# Introduction to Wicket In wicket: Utilities to Handle WKT Spatial Data

`wicket` is a little package that makes certain kinds of geospatial data manipulation easier in R - specifically, validating and generating Well-Known Text (WKT) data, including from `sp` objects. At the moment the functionality consists of:

1. Generating bounding boxes from WKT data and normal, R data
2. Validating WKT data, and
3. Converting `sp` objects into WKT data

Let's step through each in turn

## Bounding boxes

A bounding box is a very simple concept: a representation of the smallest area in which all the points in a dataset lie. In WKT, bounding boxes look like:

```POLYGON((10 14,10 16,12 16,12 14,10 14))
```

Sometimes you've got WKT data like this - a Polygon, a LineString, whatever - and you want a bounding box in a format R can understand. The answer is `wkt_bounding`, which takes a vector of valid WKT objects and produces a data.frame or matrix of R representations, whichever you'd prefer:

```wkt <- c("POLYGON ((30 10, 40 40, 20 40, 10 20, 30 10))",
"LINESTRING (30 10, 10 90, 40 40)")
wkt_bounding(wkt)
#   min_x min_y max_x max_y
# 1    10    10    40    40
# 2    10    10    40    90
```

Alternately you might want to go in the other direction and turn R bounding boxes into WKT objects. You can do that with, appropriately, `bounding_wkt`:

```bounding_wkt(min_x = 10, min_y = 10, max_x = 40, max_y = 40)
#  "POLYGON((10 10,10 40,40 40,40 10,10 10))"
```

This accepts either a series of vectors, one for each min or max value, or a list of length-4 vectors. Either way, it produces a nice WKT representation of the R data you give it.

## WKT validation

The two greatest challenges in computer science are naming things, cache invalidation, and off-by-one errors. The two greatest challenges in data science are naming things and other peoples' data. And off-by-one-errors.

`wicket` contains a validator for WKT, `validate_wkt`, which takes a vector of WKT objects and spits out a data.frame containing whether each object is valid, and any comments the parser has in the case that it isn't:

```wkt <- c("POLYGON ((30 10, 40 40, 20 40, 10 20, 30 10))",
"ARGHLEFLARFDFG",
"LINESTRING (30 10, 10 90, 40 out of cheese error redo universe from start)")
validate_wkt(wkt)
# 1    FALSE The WKT object has a different orientation from the default
# 2    FALSE Object could not be recognised as a supported WKT type
# 3    FALSE bad lexical cast: source type value could not be interpreted as target at 'out' in 'linestring (30 10, 10 90, 40 out of cheese error redo universe from start)'
```

With this you can check and clean your data before you rely on it and watch all your code fall down in a heap.

## WKT generation from `sp` objects

`sp` objects - particularly SpatialPolygons and SpatialPolygonDataFrames - are the standard way of representing geodata in R. They're also entirely unique to R and really difficult to use elsewhere. Enter `sp_convert`, which takes a list of SP/SPDF objects (or a single one) and turns the coordinate sets within them into WKT. In the case that there are multiple coordinate sets in an object and the `group` argument is set to TRUE, a MultiPolygon will be generated for that entry: if it's FALSE, a vector of Polygons:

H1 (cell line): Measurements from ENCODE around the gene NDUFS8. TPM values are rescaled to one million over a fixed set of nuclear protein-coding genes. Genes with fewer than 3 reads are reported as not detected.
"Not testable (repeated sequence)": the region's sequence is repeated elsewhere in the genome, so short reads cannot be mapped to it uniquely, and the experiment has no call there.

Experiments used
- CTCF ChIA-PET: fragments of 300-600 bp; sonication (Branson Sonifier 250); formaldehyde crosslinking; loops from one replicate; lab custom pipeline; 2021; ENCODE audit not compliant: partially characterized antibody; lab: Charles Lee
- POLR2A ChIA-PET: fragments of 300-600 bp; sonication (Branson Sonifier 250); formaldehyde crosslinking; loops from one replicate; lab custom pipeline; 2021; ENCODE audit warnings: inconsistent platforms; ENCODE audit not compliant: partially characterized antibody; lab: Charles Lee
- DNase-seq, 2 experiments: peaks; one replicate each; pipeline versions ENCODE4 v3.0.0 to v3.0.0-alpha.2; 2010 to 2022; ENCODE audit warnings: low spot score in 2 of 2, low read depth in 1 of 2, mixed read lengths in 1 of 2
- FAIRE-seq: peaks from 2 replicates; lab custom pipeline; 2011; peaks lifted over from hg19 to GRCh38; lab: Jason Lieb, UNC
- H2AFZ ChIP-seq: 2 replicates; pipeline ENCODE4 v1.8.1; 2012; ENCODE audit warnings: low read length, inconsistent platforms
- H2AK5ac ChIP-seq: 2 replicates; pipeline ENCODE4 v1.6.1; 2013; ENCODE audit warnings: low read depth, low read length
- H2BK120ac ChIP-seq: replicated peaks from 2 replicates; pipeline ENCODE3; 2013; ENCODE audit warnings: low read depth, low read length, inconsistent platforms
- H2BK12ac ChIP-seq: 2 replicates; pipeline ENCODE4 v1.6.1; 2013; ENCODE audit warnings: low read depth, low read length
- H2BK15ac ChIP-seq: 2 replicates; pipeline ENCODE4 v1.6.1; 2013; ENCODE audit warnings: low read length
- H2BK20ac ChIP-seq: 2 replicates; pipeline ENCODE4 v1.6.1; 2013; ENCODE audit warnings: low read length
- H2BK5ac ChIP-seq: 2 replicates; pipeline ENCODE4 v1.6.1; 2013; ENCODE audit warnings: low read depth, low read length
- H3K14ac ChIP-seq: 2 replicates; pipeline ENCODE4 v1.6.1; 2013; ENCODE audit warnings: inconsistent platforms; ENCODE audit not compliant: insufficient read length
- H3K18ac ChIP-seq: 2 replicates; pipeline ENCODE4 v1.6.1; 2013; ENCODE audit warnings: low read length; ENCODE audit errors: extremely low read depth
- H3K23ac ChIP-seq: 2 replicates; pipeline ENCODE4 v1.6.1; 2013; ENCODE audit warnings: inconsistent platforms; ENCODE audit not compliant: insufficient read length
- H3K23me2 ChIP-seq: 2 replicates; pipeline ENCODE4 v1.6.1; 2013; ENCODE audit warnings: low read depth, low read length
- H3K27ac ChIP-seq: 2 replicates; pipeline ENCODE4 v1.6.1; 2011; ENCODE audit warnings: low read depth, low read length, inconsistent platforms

```library(sp)
Sr1 <- Polygon(cbind(c(2,4,4,1,2),c(2,3,5,4,2)))
Sr2 <- Polygon(cbind(c(5,4,2,5),c(2,3,2,2)))
Sr3 <- Polygon(cbind(c(4,4,5,10,4),c(5,3,2,5,5)))
Sr4 <- Polygon(cbind(c(5,6,6,5,5),c(4,4,3,3,4)), hole = TRUE)

Srs1 <- Polygons(list(Sr1), "s1")
Srs2 <- Polygons(list(Sr2), "s2")
Srs3 <- Polygons(list(Sr3, Sr4), "s3/4")
sp_object <- SpatialPolygons(list(Srs1,Srs2,Srs3), 1:3)

# With grouping
sp_convert(x = sp_object, group = TRUE)
#  "MULTIPOLYGON(((2 2,1 4,4 5,4 3,2 2)),((5 2,2 2,4 3,5 2)),((4 5,10 5,5 2,4 3,4 5)),((5 4,5 3,6 3,6 4,5 4)))"

# Without grouping
sp_convert(x = sp_object, group = FALSE)
# []
#  "POLYGON((2 2,1 4,4 5,4 3,2 2))"  "POLYGON((5 2,2 2,4 3,5 2))"      "POLYGON((4 5,10 5,5 2,4 3,4 5))"
#  "POLYGON((5 4,5 3,6 3,6 4,5 4))"
```

## Coordinate and centroid extraction

WKT POLYGONs are often used to store latitude and longitude coordinates - and you can use `wkt_coords` to get them:

```wkt_coords(("POLYGON ((30 10, 40 40, 20 40, 10 20, 30 10))"))
#   object  ring lng lat
# 1      1 outer  30  10
# 2      1 outer  40  40
# 3      1 outer  20  40
# 4      1 outer  10  20
# 5      1 outer  30  10
```

The result of a `wkt_coords` call is a data.frame of four columns - `object`, identifying which of the input WKT objects the row refers to, `ring` referring to the layer in that object, and then `lat` and `lng`.

Extracting centroids is also useful, and can be performed with `wkt_centroid`. Again, it's entirely vectorised and produces a data.frame:

```wkt_centroid(("POLYGON ((30 10, 40 40, 20 40, 10 20, 30 10))"))
#        lng     lat
# 1 25.45455 26.9697
```

## New features and bugs

If you've got ideas for other features - or have found something in the existing featureset that is broken - throw them on the GitHub issues page!

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wicket documentation built on May 2, 2019, 11:11 a.m.